In order to understand the possible adverse effects of neonicotinoids on bees we must first look at how these substances actually work. Even though the neonicotinoids have a type of neurotoxic effect, as has been shown in many studies, the insects do not die from this. There is namely, another more fundamental neonicotinoid mechanism.
It is generally accepted that neonicotinoids have a neurotoxic effect. The effect of imidacloprid and similar substances (mode of action) is, in particular, attributed to the irreversible binding to nAChR (acetylcholine-N-receptors). In studies into the neurological effects of imidacloprid and similar substances, and in particular the binding to nAChR receptors, very high doses were used. It transpires that there are multiple nAChR receptors to which the neonicotinoids cling. The effect and the results of the 7 or so most common neonicotinoids is, in this respect, the same.
From the tests with rats and cases of imidacloprid poisoning, among others – in suicide attempts – a picture emerges that the effect as irreversibly bound neurotoxicant can more or less be excluded in practice. Most organisms that were exposed to high doses of imidacloprid could recover quickly (within a few days) and recover well. This has also been observed in bees. The neurological effects are the consequence of interactions with dopamine. The neonicotinoids interfere, therefore, with another part of the neurological system. That this error is made is related to the fact that other insecticides do indeed have an effect on the acetylcholine receptors and scientists assume that this also applies to the neonicotinoids.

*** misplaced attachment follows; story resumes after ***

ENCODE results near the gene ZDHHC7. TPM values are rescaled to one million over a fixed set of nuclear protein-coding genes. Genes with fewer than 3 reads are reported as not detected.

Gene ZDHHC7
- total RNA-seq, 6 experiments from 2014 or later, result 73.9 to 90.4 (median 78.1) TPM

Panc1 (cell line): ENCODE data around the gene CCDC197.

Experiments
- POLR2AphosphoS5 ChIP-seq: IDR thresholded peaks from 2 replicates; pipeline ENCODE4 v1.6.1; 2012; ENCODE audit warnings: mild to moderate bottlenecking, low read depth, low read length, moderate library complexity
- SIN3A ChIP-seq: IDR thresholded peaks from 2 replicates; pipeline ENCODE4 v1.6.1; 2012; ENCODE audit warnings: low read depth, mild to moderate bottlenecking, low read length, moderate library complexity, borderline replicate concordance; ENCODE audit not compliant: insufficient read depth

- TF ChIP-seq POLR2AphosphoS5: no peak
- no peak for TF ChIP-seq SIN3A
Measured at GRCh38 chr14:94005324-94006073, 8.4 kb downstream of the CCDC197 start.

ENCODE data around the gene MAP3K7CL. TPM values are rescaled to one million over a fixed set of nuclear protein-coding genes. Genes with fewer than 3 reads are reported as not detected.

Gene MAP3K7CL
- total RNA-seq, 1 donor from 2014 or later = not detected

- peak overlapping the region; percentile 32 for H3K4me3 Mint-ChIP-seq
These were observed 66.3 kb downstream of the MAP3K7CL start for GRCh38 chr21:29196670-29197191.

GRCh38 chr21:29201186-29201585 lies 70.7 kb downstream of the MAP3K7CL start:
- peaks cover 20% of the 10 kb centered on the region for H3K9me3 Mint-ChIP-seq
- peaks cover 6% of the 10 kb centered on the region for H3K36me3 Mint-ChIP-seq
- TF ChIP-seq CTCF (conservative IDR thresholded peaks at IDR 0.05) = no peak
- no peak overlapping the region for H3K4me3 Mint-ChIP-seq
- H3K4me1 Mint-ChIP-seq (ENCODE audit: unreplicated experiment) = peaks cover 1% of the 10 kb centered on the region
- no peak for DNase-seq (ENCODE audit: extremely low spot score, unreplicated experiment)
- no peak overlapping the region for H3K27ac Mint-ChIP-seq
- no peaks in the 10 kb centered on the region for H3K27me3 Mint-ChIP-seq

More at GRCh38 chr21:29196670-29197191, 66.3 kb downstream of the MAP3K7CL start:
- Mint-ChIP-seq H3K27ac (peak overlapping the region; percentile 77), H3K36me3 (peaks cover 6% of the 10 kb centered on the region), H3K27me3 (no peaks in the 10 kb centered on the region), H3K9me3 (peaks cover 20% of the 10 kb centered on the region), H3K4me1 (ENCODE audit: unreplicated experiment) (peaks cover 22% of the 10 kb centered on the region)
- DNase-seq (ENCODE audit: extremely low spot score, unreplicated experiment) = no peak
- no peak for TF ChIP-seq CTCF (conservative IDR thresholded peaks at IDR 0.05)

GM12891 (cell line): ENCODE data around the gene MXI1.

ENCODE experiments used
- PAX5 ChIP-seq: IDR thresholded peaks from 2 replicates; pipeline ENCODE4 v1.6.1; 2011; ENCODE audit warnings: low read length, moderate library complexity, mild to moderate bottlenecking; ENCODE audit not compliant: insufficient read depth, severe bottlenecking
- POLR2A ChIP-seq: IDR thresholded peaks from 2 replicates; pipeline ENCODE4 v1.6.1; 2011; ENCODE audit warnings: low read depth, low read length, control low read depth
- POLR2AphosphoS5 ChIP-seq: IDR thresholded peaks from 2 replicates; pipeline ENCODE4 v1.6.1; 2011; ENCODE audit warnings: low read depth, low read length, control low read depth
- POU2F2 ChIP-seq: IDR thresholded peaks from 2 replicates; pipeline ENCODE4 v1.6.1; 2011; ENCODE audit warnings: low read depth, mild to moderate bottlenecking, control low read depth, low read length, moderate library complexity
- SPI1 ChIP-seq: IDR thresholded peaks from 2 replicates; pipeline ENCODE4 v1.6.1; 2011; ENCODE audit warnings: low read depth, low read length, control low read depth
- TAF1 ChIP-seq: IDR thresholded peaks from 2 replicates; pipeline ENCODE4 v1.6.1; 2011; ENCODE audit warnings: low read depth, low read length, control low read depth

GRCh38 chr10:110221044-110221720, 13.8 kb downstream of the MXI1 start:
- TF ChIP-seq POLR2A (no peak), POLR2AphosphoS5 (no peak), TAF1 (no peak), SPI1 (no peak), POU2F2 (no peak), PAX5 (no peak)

Systemic effect in plants
Neonicotinoids act as transporters of certain metals. This enables these metals (minerals) to be transported by the plant. They then emerge via the guttation fluid on the leaves and stems of the plant, as well as in the nectar and pollen. The result is a different micro flora in these plant parts that protects the plant against diseases and parasites. When the bees ingest the guttation fluid, nectar or pollen, they also ingest these minerals in large quantities. In turn, this also gives the bees a different microbial composition. The result is a range of effects, such as impaired digestion, weakening, diseases and ultimately a deadly infection.
Neurological symptoms in bees
The neurological effects observed in bees may also be attributed to the influence of viruses, in particular to DWV (Deformed Wing Virus) and the ABPV complex (Acute Bee Paralysis Virus). It is unclear whether the strong presence of these types of viruses is due to the effect of neonicotinoids.
The neonicotinoids themselves, as has been frequently observed, do not cause the neurological symptoms or death of the bees. The metals are the guiding factor here.